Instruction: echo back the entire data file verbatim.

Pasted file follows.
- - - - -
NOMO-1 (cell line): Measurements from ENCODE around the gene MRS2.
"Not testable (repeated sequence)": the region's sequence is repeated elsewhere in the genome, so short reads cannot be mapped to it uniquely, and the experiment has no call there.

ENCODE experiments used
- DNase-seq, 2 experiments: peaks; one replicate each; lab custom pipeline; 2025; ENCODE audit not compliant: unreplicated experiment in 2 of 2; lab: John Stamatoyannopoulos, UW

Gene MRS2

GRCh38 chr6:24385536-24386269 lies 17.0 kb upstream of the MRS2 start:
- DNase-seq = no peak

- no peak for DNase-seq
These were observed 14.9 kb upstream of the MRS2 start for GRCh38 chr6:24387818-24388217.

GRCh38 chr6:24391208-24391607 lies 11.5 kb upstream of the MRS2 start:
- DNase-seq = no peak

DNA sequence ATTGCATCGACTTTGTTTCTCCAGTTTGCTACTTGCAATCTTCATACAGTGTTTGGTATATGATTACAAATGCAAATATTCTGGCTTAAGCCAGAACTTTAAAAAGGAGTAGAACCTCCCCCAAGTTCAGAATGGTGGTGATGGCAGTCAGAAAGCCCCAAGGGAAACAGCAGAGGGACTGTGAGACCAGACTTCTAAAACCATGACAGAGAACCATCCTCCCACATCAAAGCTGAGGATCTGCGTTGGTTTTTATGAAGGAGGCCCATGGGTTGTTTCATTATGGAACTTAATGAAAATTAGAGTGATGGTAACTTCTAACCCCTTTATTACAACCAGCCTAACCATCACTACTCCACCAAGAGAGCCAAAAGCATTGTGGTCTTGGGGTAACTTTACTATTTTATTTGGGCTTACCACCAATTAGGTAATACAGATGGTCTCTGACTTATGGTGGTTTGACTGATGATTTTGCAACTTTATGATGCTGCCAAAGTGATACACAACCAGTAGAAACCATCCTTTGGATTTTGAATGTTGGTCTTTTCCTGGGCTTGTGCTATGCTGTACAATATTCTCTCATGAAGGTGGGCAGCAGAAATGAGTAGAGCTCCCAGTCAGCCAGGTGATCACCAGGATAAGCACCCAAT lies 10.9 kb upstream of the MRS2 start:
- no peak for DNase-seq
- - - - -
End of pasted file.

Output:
NOMO-1 (cell line): Measurements from ENCODE around the gene MRS2.
"Not testable (repeated sequence)": the region's sequence is repeated elsewhere in the genome, so short reads cannot be mapped to it uniquely, and the experiment has no call there.

ENCODE experiments used
- DNase-seq, 2 experiments: peaks; one replicate each; lab custom pipeline; 2025; ENCODE audit not compliant: unreplicated experiment in 2 of 2; lab: John Stamatoyannopoulos, UW

Gene MRS2

GRCh38 chr6:24385536-24386269 lies 17.0 kb upstream of the MRS2 start:
- DNase-seq = no peak

- no peak for DNase-seq
These were observed 14.9 kb upstream of the MRS2 start for GRCh38 chr6:24387818-24388217.

GRCh38 chr6:24391208-24391607 lies 11.5 kb upstream of the MRS2 start:
- DNase-seq = no peak

DNA sequence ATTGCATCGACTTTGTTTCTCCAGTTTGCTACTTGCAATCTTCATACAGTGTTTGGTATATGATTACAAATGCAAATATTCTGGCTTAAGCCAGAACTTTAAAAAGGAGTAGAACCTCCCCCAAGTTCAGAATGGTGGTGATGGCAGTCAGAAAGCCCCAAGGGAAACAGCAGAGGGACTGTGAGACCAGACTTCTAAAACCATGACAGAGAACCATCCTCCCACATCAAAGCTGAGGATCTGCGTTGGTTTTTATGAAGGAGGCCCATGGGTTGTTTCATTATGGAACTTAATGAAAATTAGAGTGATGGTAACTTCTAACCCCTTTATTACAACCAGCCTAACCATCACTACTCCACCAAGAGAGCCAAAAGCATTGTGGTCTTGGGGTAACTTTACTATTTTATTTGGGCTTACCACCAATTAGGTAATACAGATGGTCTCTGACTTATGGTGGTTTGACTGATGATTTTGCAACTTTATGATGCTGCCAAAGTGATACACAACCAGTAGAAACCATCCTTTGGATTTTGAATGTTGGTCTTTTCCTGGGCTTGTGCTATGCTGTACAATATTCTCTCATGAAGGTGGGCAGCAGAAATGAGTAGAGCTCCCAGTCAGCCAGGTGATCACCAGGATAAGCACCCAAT lies 10.9 kb upstream of the MRS2 start:
- no peak for DNase-seq